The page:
The crews were still tying up loose ends this evening. I've overheard people saying they plan to be downtown at 4 o'clock in the morning.

This is the line to the metro last night just after the concert/Obama's speech.

Valerie Long, Newfoundland, Canada

Photo by Andrew Spear
This is the first in a series of personal accounts from people we've talked to in the capitol.

At Sunday’s concert, concert I noticed Valerie Long dancing around with a Canadian flag in tow. She seemed pretty interesting, so we chatted with her for a while about what someone north of the border would be doing at the Inauguration. Like Andy and I, it’s her first visit to D.C. ever.

Why did you decide to come down?
I had to. It’s history in the making. I’m all the way from Newfoundland, all the way on the East coast. Celebrating my 50th birthday here was a gift, and it’s an opportunity to be a part of the world changing.

When did you leave?
I left about 5 a.m. their time this morning, and flew, checked into the hotel, and just came here. When it’s 10 p.m. here, it’s 11:30 in Newfoundland. We have our own time zone – a half hour to ourselves.

Would you say that most Canadians are excited about Obama?
Canadians have been smiling, laughing, and crying tears. Watching [Obama’s speech] yesterday, I thought “I’ll have my own tears, here.” We’re with you. We all feel that this is the opportunity for the world to change.

What are so many Canadians supporting him?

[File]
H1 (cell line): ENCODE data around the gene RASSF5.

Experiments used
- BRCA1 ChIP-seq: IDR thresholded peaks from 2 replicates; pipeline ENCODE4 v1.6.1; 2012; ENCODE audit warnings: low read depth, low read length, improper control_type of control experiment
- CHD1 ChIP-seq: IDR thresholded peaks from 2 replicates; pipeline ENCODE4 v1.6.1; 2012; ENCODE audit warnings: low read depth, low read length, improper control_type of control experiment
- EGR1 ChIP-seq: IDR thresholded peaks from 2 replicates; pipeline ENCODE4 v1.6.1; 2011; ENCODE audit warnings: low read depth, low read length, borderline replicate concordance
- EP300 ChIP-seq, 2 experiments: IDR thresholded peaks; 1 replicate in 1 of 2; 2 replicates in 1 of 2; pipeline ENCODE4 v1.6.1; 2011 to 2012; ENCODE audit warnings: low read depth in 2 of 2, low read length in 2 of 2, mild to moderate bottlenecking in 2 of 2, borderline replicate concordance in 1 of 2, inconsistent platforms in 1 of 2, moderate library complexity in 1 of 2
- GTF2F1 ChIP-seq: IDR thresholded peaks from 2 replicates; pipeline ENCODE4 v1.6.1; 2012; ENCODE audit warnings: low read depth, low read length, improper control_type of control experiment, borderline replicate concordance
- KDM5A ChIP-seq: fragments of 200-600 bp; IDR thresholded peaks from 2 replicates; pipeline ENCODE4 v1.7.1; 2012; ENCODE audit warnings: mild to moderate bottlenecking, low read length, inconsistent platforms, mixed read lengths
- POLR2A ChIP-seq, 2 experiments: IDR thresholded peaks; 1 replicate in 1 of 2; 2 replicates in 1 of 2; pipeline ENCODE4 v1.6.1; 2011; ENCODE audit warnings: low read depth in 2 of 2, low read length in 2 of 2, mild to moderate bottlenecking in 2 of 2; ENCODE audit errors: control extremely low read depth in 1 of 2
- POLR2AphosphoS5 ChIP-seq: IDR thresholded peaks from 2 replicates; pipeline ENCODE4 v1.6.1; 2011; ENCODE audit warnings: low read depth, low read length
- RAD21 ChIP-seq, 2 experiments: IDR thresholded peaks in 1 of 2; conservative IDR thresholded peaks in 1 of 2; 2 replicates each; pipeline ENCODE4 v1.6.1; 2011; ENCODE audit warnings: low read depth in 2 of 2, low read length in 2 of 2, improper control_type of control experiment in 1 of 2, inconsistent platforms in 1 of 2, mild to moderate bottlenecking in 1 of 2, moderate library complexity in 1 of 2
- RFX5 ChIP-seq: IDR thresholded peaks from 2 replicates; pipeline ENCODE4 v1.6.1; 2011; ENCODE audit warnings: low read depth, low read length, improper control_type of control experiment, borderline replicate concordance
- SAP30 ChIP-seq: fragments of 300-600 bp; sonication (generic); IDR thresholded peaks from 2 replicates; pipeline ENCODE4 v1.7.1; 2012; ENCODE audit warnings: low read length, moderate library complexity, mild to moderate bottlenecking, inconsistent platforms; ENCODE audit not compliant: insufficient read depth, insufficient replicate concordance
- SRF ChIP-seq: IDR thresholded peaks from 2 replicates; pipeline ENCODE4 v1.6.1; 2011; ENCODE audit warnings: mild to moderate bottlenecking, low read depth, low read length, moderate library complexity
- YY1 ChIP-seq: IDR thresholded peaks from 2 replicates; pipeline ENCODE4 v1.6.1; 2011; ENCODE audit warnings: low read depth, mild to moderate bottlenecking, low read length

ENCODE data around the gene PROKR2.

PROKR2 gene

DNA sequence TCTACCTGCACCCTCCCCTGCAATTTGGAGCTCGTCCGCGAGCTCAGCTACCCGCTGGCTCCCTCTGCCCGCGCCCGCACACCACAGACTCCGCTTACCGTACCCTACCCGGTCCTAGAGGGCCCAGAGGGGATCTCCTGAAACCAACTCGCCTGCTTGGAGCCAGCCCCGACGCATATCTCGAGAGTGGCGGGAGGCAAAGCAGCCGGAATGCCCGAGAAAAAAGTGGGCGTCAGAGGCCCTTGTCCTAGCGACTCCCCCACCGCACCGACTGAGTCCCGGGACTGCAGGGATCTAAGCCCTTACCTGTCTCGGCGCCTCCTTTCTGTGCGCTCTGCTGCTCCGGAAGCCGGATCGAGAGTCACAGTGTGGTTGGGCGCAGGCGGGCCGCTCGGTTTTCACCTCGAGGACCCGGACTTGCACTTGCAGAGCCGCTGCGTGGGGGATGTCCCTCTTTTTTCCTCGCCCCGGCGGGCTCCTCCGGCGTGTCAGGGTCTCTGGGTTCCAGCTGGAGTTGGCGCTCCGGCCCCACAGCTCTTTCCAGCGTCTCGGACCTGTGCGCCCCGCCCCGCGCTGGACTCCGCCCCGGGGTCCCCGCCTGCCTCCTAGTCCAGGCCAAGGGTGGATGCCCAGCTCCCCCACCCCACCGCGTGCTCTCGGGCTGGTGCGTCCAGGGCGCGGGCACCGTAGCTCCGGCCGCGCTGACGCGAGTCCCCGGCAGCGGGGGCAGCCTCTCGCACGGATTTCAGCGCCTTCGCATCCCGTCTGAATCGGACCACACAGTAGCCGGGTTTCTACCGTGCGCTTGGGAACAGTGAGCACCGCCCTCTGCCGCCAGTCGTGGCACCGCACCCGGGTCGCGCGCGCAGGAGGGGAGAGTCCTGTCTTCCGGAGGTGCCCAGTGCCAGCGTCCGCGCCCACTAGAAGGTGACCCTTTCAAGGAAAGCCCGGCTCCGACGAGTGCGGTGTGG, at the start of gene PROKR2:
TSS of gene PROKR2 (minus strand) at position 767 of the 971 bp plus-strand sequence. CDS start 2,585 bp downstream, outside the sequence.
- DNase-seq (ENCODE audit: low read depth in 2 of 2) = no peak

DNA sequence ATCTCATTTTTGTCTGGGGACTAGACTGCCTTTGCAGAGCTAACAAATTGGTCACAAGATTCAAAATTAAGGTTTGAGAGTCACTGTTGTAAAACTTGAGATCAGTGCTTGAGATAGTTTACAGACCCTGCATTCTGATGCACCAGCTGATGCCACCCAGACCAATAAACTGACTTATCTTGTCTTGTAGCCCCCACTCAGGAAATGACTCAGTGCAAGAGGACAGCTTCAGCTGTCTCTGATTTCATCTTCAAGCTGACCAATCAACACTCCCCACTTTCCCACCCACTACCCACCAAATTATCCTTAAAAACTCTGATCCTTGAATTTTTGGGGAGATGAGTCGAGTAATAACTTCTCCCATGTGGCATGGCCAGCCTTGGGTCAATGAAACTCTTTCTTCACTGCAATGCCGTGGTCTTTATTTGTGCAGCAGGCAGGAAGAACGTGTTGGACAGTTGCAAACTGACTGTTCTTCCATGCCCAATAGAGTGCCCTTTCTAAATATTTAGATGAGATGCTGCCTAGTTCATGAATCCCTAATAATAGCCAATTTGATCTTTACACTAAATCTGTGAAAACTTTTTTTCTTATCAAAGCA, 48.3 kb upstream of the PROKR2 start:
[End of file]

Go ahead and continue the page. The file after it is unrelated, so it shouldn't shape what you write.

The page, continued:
We’re his first stop. His first official visit is going to be to Canada and he knows that he has the north with him. We will forge a good working relationship and friendship because he understands that we’re smart and intelligent like he and Michelle are.

What do you think about the atmosphere here?
We just checked into the hotel, and said" let’s get right over to the Mall." And we walked in, and Stevie Wonder welcomed us, and then Bono. Who could ask for a better welcome?

Andrew Spear

Andrew Spear
Andrew Spear is a Midwest-based photographer currently studying photojournalism at Ohio University's School of Visual Communication. A junior in the program, Andrew is also a staff photographer at The Athens NEWS, in Athens, Ohio. He splits his time between Athens and Cleveland, his hometown. Please click the image to view Andrew's portfolio. (Photo courtesy of Matt Eich)

Kristin Majcher

Kristin Majcher
Kristin Majcher is a junior studying magazine journalism at Ohio University's E.W. Scripps School of Communication. Currently a staff writer at The Athens NEWS, she has also worked with The Post (Athens, Ohio) and Cleveland Magazine. She splits her time between Athens and her hometown of Cleveland.

Johnny Simon

Johnny Simon
Johnny Simon is a Midwest-based photographer currently enrolled as a senior photojournalism major at Ohio University in Athens, Ohio. His work has been regcognized by the Southern Short Course in News Photography, NoTxt Magazine, the Corcoran Gallery FOCUS on Photojournalism and his adoring parents. Please click the image to see Johnny's portfolio.
All content © 2009 Andrew Spear, Kristin Majcher, Johnny Simon, and The Athens NEWS.

No reproduction without permission of the authors under penalty of law.